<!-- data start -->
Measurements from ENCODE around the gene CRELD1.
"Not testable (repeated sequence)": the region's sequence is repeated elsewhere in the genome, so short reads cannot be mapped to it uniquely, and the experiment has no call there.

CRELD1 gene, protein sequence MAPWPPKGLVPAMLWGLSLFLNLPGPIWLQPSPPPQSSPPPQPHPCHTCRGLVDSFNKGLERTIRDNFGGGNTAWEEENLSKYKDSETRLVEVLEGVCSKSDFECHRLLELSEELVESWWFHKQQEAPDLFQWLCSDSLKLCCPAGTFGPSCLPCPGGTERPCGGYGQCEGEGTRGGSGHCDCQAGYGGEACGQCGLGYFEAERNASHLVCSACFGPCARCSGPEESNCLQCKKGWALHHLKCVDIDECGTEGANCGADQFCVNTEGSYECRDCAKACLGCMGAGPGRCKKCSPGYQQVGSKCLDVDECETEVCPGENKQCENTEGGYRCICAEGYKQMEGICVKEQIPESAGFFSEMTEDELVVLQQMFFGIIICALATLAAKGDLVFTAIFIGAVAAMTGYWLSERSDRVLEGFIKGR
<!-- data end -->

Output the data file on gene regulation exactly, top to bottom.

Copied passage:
Measurements from ENCODE around the gene CRELD1.
"Not testable (repeated sequence)": the region's sequence is repeated elsewhere in the genome, so short reads cannot be mapped to it uniquely, and the experiment has no call there.

CRELD1 gene, protein sequence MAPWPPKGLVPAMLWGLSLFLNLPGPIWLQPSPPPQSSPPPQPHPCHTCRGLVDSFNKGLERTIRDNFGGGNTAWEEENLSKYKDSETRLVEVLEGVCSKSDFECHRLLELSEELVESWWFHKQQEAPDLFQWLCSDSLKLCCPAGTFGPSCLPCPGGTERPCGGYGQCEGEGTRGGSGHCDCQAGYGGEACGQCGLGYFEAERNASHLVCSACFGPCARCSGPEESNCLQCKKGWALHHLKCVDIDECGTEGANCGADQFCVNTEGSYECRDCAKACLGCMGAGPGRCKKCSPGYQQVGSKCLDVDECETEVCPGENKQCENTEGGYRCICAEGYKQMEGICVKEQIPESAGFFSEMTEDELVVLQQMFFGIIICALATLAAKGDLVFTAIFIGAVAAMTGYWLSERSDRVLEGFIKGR